For many years, the relationship an organization had with a person was sufficient to serve as “consent” for receiving automated calls/messages for both emergency and non-emergency purposes.

In the fall of 2013, the FCC began re-evaluating this implied consent standard in regards to cell phone calls/messages; which led to the passing of the Telephone Consumer Protection Act (TCPA) at the end of 2015. The implied consent standard still applies to calls made to landlines. Calls/messages to cell phones, however, now technically require specific consent – EXCEPT for emergency situations.  The definition for “Emergency Situations” is fairly ambiguous.

Furthermore, many people no longer have home phone landlines and simply use their cell phones for all types of communication.  In fact, many organizations do not even know if the number a person has provided for contact purposes is a landline or a cell phone.  This creates an almost impossible standard to meet and an undue burden in trying to reach recipients in “good faith” for legitimate informational and safety reasons.

Strictly interpreting these consent provisions can severely hinder an organization from providing the quality services

What Organizations Are Doing Now:

  1. Many organizations include language on their contact forms that tell their recipients they may be contacted at the phone numbers they provide at orientation for various legitimate informational and emergency purposes.  If you would like to send us samples of your contact forms, we’ll be happy to review the language you currently are using.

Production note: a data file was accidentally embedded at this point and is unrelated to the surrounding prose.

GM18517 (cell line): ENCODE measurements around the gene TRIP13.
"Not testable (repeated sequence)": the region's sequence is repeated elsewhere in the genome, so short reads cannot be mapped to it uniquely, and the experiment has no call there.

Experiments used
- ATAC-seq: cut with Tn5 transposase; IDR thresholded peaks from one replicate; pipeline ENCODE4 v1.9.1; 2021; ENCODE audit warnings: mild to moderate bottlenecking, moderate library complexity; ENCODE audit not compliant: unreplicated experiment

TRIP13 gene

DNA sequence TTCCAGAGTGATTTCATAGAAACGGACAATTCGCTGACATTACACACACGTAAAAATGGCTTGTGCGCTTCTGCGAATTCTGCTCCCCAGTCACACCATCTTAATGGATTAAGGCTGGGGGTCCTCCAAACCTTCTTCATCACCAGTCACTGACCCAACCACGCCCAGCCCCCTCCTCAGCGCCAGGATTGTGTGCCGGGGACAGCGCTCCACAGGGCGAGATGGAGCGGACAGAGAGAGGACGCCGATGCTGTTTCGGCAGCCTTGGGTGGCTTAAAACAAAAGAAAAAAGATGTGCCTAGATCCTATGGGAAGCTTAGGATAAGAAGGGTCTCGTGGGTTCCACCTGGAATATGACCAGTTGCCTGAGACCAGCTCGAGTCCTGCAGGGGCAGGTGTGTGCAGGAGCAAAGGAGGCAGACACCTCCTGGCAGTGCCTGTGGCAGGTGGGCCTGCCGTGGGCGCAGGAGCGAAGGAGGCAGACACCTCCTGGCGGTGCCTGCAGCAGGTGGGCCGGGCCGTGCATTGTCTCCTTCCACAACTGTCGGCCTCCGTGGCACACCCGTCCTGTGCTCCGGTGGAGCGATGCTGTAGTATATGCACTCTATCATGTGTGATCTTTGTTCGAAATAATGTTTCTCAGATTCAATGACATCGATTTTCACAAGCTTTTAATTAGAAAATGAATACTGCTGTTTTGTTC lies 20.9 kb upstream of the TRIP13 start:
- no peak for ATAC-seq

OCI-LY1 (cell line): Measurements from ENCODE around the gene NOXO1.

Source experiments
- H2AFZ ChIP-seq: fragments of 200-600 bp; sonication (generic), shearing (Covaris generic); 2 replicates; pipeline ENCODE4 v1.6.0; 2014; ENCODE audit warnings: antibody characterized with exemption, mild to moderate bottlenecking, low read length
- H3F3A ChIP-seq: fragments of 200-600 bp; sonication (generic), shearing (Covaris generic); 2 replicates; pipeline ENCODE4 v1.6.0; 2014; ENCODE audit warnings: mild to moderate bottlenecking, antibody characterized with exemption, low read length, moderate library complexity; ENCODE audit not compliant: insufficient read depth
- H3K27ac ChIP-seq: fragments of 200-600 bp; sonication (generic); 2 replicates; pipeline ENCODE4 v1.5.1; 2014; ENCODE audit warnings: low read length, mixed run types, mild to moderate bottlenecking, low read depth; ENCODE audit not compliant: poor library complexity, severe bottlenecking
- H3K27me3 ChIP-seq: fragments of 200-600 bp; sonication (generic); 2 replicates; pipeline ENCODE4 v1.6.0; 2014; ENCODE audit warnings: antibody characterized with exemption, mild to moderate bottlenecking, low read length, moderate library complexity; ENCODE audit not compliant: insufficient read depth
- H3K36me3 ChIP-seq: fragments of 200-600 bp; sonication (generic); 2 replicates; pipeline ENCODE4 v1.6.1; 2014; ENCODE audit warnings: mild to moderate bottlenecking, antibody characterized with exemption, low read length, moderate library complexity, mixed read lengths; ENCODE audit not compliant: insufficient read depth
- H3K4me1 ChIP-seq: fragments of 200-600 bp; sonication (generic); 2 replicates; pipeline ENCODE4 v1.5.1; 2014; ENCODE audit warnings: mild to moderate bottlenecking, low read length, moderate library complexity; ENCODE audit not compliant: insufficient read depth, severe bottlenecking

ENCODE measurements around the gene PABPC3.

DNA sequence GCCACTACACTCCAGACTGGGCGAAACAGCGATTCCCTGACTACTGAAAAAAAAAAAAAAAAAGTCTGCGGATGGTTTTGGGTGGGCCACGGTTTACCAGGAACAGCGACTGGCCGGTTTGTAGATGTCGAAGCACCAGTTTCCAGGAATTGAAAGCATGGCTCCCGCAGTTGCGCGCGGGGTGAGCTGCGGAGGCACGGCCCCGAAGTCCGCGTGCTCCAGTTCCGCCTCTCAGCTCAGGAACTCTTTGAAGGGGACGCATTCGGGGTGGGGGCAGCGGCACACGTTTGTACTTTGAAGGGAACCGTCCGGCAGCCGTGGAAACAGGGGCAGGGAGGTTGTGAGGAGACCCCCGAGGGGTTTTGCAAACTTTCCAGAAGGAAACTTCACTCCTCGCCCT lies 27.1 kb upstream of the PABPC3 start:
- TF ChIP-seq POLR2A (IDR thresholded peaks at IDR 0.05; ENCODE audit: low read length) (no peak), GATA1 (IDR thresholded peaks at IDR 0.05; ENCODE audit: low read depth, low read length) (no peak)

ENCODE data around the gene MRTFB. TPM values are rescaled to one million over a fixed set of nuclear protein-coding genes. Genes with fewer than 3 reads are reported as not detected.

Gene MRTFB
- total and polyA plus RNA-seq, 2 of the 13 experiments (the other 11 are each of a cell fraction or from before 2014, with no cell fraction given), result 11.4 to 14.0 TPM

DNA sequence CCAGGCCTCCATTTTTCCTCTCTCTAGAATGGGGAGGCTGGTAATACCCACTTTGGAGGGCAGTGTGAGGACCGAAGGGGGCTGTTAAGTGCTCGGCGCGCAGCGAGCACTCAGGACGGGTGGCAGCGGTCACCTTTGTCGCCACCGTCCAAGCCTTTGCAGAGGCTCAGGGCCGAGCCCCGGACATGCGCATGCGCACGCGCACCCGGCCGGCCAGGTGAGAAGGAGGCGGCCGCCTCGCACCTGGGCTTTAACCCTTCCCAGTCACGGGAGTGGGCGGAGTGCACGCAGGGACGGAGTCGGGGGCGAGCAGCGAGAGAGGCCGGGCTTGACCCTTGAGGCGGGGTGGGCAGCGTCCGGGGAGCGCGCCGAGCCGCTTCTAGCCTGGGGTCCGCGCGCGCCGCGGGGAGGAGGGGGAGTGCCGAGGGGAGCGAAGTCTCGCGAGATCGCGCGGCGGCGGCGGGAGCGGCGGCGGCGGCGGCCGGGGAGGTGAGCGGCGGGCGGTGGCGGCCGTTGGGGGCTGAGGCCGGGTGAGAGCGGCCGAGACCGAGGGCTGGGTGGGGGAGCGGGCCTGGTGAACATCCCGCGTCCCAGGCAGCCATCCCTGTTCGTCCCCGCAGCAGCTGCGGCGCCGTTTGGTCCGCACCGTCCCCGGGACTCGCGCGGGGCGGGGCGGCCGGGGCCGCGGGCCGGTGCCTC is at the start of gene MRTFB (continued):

2. If someone does not want to be contacted except for emergencies at a specific number, they can mark those phone numbers as “Emergency Only”.  Only alerts you/your senders identify as an “Emergency” will be sent to those phone numbers (landline or mobile).
  3. Every recipient can directly access our online dashboards to update contact information and communication preferences. All of our dashboards are available at any time, 24/7/365. They can log-in, make any desired changes in their contact phone numbers and messaging preferences, and those changes will apply immediately.
  4. For organizations that want to be on the very conservative side of these FCC guidelines, and if their contact forms do not contain language that can serve as gaining consent, a special form for just this purpose can be sent to contacts to get their specific, written consent.
  5. As long as messages are for legitimate, non-commercial purposes – most organizations are continuing to use our rapid notification software as they have for years.

What Next:

If you want to take a very conservative position regarding this issue – you can suspend sending any more non-emergency messages until you get their written consent.

You can also send voice calls JUST to home phones/landlines – that is an option you can select when creating your voice alert.  This then only sends your message to phone numbers marked as home phone numbers/landlines – not numbers marked as cell phones – ensuring you are completely in compliance with a conservative approach to this matter.

Whatever route you choose, we are here to help you maneuver through it smoothly. Please do not hesitate to contact our support team and/or your account manager with any questions you may have.

It is our joy and honor to serve you.

HGS Support Team